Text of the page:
The Cherokee of Jerry Wolfe’s early memory is a different place than the Qualla Boundary of today.
Wolfe, 93, remembers hills covered in farmland rather than forest, cleared by hand to keep the trees from encroaching on slopes families coaxed to yield the corn, beans and potatoes that fueled them. The weedy edges of fields yielded blueberries, blackberries and strawberries. The woods yielded fuel for winter heat in the log cabins and, when the family ran out of kerosene, knots of pine sap that could ignite to keep the lights on.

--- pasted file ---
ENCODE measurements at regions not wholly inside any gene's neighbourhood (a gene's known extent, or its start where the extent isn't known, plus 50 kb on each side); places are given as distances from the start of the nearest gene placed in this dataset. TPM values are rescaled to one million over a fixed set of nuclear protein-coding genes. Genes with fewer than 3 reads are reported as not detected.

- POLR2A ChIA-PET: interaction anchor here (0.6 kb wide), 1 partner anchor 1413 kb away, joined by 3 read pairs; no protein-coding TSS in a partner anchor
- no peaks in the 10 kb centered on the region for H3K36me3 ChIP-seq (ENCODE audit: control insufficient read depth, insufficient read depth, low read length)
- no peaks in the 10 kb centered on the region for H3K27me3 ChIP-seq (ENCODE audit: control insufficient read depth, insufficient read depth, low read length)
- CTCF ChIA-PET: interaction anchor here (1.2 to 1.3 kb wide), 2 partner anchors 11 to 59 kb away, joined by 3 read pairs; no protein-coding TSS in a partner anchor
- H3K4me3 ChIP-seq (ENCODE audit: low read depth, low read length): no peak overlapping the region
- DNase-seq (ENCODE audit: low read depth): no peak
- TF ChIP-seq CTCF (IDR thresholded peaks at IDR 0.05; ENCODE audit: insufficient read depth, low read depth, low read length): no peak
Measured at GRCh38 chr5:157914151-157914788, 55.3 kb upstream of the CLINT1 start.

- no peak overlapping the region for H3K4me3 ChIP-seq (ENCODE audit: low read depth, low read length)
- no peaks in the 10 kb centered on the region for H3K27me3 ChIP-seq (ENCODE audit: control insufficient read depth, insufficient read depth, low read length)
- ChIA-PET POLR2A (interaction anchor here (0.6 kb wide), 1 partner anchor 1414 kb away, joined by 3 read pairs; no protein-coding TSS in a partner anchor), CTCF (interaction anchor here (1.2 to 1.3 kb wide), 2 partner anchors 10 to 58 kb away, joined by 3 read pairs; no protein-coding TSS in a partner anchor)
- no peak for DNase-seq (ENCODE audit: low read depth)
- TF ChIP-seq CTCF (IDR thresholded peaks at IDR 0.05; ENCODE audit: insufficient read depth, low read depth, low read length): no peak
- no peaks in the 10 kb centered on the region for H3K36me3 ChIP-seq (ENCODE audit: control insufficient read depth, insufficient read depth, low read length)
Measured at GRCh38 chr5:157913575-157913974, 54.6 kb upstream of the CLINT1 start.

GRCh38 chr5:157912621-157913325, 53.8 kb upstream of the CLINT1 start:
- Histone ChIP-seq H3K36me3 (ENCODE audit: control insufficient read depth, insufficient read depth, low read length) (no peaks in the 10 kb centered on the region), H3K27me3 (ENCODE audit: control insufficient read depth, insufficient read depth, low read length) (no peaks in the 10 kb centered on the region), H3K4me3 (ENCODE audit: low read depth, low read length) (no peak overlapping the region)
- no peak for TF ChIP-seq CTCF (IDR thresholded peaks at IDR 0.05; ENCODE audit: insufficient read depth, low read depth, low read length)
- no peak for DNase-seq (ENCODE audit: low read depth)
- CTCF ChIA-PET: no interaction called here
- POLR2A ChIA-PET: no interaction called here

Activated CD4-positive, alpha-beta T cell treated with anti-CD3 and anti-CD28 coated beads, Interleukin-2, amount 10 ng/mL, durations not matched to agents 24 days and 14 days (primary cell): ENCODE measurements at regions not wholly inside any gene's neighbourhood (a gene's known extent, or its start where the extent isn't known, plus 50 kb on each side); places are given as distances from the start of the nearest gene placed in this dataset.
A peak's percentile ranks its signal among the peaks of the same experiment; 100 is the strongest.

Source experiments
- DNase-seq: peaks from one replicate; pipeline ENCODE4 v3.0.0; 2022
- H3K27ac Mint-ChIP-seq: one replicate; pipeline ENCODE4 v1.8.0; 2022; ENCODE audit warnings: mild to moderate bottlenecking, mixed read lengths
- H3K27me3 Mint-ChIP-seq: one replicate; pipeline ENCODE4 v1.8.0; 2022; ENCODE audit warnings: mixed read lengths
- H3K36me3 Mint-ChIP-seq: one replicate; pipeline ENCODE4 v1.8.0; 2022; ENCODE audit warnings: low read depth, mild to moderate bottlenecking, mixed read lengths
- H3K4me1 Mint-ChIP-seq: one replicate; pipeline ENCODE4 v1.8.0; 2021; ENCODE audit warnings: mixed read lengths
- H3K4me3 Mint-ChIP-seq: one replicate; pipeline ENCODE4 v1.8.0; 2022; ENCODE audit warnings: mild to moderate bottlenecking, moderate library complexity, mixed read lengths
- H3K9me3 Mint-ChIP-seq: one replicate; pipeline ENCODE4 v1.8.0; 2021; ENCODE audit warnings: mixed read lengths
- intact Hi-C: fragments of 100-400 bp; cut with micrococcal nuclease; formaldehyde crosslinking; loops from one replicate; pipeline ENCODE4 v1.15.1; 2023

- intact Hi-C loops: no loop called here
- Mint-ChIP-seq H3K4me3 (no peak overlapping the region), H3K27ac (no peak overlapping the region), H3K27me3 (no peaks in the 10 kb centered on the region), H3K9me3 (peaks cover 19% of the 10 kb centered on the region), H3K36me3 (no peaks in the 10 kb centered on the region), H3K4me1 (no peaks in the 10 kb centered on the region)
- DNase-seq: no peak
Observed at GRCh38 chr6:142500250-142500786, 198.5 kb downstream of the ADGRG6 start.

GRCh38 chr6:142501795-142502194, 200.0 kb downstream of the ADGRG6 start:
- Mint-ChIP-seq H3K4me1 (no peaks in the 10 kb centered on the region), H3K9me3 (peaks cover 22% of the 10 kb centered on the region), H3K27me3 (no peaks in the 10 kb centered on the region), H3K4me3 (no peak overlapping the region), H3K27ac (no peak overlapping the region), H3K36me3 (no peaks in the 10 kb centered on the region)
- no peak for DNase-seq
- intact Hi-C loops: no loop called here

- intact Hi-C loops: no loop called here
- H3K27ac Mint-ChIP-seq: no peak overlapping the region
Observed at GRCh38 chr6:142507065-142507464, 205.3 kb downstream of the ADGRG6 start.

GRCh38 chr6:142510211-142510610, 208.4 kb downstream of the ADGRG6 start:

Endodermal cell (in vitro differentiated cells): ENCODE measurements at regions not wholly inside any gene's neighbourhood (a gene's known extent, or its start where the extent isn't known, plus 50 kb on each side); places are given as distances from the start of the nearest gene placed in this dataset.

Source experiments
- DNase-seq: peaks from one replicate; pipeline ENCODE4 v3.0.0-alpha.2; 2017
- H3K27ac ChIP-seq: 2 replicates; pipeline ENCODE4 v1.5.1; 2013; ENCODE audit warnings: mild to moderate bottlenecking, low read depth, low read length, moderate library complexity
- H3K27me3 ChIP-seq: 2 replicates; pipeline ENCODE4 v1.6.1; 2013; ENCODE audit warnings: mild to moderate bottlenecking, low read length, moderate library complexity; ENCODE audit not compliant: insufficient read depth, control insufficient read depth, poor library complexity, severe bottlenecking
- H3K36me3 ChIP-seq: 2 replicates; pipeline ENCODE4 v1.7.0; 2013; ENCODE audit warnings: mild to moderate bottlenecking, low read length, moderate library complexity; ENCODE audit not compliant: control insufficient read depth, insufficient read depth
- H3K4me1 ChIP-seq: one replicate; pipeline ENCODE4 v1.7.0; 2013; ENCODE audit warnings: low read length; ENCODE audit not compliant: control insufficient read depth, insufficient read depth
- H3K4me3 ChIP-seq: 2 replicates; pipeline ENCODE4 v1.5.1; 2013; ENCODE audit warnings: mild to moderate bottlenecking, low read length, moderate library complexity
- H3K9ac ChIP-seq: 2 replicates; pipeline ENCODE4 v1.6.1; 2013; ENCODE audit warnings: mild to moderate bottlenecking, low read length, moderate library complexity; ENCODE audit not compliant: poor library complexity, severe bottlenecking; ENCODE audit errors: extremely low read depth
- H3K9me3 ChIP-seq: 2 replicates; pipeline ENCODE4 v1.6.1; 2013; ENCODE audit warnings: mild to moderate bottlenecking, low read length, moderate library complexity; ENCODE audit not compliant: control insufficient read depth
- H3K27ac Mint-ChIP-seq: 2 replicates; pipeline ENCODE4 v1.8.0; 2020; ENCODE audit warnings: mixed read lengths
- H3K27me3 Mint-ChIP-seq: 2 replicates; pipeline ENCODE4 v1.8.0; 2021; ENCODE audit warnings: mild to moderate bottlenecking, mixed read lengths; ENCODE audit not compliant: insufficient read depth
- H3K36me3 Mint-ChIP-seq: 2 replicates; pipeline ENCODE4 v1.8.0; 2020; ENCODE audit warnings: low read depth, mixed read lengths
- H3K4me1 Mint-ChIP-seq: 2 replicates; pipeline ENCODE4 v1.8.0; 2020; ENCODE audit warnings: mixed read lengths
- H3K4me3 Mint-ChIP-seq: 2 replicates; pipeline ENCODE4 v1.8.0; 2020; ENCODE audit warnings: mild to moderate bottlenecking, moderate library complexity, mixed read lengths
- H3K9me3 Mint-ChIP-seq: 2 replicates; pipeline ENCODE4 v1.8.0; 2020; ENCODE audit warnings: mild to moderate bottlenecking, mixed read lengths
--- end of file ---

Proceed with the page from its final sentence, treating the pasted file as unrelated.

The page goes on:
A life of service to country, culture and global community has earned Jerry Wolfe the state of North Carolina’s highest award, the Order of the Long Leaf Pine. Wolfe received the award in a surprise ceremony accompanying the July 25 Folkmoot USA performance at Cherokee Central High School.
Since announcing its closure after 51 years in business, Joey’s Pancake House owner Brenda O’Keefe and her staff have been bombarded with well wishes and awards, including the highest honor in North Carolina — Order of the Long Leaf Pine.
A Haywood County woman who has dedicated the past dozen years to a crusade against driving while impaired was honored for her relentless advocacy with The Order Long Leaf Pine award in a surprise ceremony this month.